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They stood there together. Before the match, Beth Nordhorn and Taylor Fricano, the two Tar Heel volleyball seniors —honored alongside four student managers— held their framed photographs and roses, embraced their families and one another. They smiled for photos, eager to get their match with Clemson underway, but also reveling in the moment. 

Nordhorn and Fricano had taken different paths to reach that moment. Nordhorn had come from Winter Park, Florida, a talented freshman whose offense was good enough for her to see the floor, but whose defense needed work. With two of the best middles in Carolina history in Victoria McPherson and Paige Neuenfeldt ahead of her, Nordhorn often stood on the sidelines as a young player. But she got to work against McPherson and Neuenfeldt in practice, went to work herself in the off-season. She saw action in six matches as a freshman, then nine as a sophomore. Then, she broke out. In 2016, Nordhorn was outstanding. She led the ACC in hitting and was among the league leaders in blocks. She’d gone about the work of improvement, of finding her place up front.

 Beth Nordhorn, left, and Taylor Fricano, with libero Casey Jacobs in the foreground.

Beth Nordhorn, left, and Taylor Fricano, with libero Casey Jacobs in the foreground.

“She didn’t develop an attitude of ‘woe is me,’” Tar Heel head coach Joe Sagula said. “She stayed with it, stayed patient and became a team player.”

"I had Beth on two or three recruiting visits, and I knew she was going to be a perfect fit at Carolina," said Neuenfeldt, the former Tar Heel now playing professionally in France. "She embodies every quality a student-athlete at Carolina should have. She's got a great heart and a smart head and I am so proud to see our little middle blossom into this senior powerhouse!"

Fricano, meanwhile, spent two years at Wisconsin. A native of Palatine, Illinois, - just outside Chicago - she’d gone to a great program in Madison. After redshirting in 2013, she played in seven matches the following season. She may have been just two hours from home, but Madison didn’t feel like home. She then visited Chapel Hill, with no intention of committing. “I thought it was too far, and that was a big factor for me,” Fricano said. “Then when I came, the team was so full of camaraderie and friendlieness and just a warm, loving environment and it made it really hard to say no. Obviously, I didn’t say no, because it was that hard.”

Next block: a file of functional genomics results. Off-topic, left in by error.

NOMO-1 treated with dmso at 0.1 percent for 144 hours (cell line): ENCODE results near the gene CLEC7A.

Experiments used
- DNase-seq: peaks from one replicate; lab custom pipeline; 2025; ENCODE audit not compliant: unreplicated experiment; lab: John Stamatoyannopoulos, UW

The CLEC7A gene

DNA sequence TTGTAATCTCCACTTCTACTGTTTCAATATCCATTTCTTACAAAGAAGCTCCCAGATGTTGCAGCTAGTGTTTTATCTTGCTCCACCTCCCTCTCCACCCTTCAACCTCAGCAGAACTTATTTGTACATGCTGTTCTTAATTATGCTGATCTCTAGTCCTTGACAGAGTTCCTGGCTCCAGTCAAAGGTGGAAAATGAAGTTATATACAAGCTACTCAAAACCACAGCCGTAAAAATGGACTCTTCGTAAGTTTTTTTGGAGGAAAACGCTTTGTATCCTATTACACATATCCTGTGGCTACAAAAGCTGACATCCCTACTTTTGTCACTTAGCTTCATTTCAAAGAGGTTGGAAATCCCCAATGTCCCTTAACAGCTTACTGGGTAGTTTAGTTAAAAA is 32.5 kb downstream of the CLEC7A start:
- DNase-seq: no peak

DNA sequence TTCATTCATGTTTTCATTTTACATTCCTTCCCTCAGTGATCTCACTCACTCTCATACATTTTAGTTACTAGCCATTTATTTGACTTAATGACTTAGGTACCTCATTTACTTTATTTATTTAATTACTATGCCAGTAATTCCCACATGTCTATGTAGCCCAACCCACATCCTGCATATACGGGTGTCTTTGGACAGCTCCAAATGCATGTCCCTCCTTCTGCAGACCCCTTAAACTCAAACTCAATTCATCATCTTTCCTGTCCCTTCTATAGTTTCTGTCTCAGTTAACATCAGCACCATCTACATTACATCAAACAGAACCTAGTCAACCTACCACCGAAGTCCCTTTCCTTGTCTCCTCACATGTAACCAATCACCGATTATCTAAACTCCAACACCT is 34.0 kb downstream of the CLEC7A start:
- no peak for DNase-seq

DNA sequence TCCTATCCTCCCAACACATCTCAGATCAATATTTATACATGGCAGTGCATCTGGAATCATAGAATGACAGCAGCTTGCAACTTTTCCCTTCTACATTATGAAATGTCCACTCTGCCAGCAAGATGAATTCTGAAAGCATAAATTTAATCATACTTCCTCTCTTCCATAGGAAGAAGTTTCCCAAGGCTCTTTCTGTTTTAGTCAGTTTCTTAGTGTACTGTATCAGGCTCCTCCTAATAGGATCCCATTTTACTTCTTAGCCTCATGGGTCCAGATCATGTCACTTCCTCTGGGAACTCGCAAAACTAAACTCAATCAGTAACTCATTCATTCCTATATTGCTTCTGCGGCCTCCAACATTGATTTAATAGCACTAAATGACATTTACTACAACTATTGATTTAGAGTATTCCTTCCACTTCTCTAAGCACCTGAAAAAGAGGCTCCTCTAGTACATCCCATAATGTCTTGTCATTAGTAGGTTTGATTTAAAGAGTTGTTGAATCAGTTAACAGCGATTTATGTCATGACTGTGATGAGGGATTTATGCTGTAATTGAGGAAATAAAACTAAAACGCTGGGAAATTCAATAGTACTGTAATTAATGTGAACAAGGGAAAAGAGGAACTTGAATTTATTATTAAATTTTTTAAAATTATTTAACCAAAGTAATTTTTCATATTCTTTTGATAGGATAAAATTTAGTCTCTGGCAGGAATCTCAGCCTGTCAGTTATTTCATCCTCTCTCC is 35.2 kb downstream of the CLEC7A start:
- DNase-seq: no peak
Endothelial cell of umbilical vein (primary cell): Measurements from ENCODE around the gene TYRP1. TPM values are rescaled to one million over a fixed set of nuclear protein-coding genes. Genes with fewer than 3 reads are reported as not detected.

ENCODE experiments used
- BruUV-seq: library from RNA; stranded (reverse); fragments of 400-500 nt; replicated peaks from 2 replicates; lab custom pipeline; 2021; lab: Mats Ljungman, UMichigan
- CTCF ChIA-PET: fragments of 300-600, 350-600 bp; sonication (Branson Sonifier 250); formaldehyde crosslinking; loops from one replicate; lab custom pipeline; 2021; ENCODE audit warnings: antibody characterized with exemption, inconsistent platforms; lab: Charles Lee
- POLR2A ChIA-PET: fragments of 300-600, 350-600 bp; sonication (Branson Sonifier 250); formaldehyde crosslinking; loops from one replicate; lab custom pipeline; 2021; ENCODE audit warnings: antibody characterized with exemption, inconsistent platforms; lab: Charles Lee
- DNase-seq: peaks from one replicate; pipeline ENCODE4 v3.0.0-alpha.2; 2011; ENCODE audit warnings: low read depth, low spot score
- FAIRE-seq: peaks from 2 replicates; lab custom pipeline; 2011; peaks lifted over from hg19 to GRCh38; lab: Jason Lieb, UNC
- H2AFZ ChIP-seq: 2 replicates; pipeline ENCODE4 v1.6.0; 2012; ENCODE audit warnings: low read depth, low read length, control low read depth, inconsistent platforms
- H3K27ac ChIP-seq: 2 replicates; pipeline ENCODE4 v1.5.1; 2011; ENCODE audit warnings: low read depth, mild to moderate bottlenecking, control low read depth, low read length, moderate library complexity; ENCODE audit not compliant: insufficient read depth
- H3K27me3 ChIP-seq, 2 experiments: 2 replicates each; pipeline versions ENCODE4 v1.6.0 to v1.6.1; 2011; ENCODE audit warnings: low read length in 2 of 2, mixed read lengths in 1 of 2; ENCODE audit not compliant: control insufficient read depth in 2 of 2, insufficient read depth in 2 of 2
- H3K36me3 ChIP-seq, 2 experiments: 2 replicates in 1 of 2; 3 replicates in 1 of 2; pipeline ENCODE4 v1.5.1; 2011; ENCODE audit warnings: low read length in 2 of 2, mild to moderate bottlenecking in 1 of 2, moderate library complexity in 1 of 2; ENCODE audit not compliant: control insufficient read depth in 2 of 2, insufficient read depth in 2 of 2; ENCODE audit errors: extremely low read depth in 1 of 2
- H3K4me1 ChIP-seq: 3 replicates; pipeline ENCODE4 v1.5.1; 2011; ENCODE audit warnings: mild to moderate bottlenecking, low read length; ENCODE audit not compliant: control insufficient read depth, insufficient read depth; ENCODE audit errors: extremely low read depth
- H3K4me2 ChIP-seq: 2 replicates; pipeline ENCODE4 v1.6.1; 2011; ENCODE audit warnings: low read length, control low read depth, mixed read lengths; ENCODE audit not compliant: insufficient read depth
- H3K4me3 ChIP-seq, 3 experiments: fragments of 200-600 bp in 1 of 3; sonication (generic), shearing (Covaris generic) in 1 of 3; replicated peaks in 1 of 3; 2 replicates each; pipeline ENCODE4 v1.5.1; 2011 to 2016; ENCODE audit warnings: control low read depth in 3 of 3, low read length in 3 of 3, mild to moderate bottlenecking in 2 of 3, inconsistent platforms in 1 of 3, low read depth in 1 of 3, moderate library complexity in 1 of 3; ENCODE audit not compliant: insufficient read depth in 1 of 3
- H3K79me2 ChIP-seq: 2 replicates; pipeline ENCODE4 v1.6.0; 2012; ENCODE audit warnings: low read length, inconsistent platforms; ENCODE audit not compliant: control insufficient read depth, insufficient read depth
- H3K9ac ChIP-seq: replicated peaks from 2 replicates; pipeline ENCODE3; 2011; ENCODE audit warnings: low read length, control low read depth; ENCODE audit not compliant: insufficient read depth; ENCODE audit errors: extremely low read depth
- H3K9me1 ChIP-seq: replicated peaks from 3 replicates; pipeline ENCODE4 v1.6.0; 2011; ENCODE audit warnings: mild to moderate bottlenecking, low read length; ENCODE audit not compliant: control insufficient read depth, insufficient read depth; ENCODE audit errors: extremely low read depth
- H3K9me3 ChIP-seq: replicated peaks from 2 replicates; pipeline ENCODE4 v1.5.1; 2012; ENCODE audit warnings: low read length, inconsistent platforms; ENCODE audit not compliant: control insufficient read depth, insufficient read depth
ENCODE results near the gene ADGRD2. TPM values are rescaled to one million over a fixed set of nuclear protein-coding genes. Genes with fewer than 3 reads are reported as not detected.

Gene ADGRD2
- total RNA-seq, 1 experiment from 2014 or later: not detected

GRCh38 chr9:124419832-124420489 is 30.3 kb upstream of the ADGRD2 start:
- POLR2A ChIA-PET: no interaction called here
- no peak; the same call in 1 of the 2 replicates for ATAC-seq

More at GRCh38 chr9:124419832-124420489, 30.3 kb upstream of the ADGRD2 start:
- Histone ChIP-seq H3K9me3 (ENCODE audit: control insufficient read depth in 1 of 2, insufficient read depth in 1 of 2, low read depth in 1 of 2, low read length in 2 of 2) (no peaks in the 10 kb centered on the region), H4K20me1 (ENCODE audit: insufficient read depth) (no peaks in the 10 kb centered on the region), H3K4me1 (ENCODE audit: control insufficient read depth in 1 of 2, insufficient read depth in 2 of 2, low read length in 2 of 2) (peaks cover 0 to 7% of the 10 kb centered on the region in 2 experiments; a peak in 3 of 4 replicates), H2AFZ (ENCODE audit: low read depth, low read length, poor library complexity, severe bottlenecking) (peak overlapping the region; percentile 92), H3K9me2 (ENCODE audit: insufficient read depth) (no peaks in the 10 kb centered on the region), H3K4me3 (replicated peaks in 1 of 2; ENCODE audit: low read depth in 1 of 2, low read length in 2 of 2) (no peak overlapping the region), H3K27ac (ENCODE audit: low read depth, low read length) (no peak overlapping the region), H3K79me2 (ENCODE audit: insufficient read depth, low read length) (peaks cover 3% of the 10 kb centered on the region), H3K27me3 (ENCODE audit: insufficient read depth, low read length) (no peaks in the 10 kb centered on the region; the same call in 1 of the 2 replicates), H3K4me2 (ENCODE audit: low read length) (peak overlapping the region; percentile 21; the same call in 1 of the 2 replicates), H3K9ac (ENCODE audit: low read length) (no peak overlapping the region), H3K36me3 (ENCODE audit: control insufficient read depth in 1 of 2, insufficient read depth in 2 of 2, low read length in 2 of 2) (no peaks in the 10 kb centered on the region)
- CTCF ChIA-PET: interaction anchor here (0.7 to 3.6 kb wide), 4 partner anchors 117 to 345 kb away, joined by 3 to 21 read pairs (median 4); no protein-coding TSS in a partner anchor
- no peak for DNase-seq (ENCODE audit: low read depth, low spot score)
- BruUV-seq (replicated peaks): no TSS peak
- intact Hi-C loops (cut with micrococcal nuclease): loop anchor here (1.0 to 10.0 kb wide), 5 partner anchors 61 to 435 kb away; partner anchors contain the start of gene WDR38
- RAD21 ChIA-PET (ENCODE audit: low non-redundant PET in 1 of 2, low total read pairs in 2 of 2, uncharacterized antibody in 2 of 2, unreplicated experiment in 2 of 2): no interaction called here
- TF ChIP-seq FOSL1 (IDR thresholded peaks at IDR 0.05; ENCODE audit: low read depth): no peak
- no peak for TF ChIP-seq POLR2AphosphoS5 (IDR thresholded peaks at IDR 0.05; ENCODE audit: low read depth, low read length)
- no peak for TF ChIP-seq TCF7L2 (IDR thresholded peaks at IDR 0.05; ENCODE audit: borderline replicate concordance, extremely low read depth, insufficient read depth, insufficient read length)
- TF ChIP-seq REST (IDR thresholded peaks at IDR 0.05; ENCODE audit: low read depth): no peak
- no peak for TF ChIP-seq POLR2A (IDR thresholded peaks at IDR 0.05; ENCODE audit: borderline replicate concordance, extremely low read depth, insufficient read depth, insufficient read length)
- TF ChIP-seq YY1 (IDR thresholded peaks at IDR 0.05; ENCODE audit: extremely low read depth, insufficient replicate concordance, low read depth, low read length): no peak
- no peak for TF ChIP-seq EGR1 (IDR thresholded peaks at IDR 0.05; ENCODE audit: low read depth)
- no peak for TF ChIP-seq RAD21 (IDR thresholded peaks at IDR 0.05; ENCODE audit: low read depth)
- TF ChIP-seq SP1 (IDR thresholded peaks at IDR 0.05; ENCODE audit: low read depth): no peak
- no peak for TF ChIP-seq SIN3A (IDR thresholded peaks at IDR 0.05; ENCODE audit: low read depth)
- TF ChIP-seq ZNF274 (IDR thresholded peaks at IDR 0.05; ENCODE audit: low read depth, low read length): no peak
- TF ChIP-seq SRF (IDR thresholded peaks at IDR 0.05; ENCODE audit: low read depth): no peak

"She came on her recruiting visit during our spring tournament, which was also my birthday," Neuenfeldt said. "She hung out with us the whole night, and I knew that she'd be a perfect fit for the team."

Fricano had played right side at Wisconsin and planned to do the same in Chapel Hill, demurring when Sagula suggested she might try playing middle. But with Taylor Treacy and Hayley McCorkle ahead of her on the right side, it was tough to find playing time. Then, an injury to setter JoJo Schnabl forced a change in rotation, and Fricano was left out of the mix.

Prior to the next season, Fricano told Sagula that she thought she could play middle after all. "And she became an all-conference middle," Sagula said. Fricano tied a 16 year-old school record with 142 block assists and ranked among the nation's best with 1.34 blocks per set. 

Nordhorn and Fricano are products of the system that Sagula's recruiting and coaching have perpetuated: get good players in, have the veterans help them along, then as those young players mature, the cycle continues. The two Tar Heel seniors got better as they competed against such players as McPherson and Neuenfeldt, Treacy and McCorkle. And the next generation of Tar Heels, —the Katherine Esterleys and Taylor Borups playing alongside Fricano and Nordhorn now— will be better for having competing against them, and in turn will lend a hand up to the Tar Heels that follow them.

After the Senior Day celebration, the Tar Heels took to the court in Carmichael Arena for the final time in 2017. With the Clemson Tigers across the net, it was a match of runs. The action went back and forth, but the Tar Heels knew to take what the Tigers gave them and trust the process. After close wins in the first two sets, the third was a rout.

Fittingly, the two seniors figured into the match's conclusion. Nordhorn got a dig on a ball that made it set point, then Fricano closed out the match with her seventh kill of the night. "It's funny," Fricano said. "You visualize a lot of different things. I visualized a block, initially, between me and Beth. But the play before, Beth got an insane dig, and I was like, 'OK, that was her piece; I feel like mine's coming up. And I got a little nervous, but to finish it, and I heard [the PA announcer] say 'The senior Taylor Fricano!' and I was just like, 'Wow, that's the last time I'll hear my name,' and it was pretty much like a storybook. You don't always get the storybook ending, and it was really cool to get that tonight."

Nordhorn said that she had to put emotions aside to play volleyball, to stay within the team during the match. Afterward, however, she allowed herself to get a bit emotional when discussing her Tar Heel career. "I just think so much about how blessed I am to be here," she said, "just this program and all the people around me."

From their coaches and teammates to the crowd in attendance in Carmichael on Saturday, Fricano and Nordhorn felt the love. Though they came to Carolina from different places, each found home in Chapel Hill.

"Everybody here is in full support of us," Fricano said. "That's what home is. Home is where you get support and you get love, and that's what you get here."

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Photos by Corrie Haswell Walston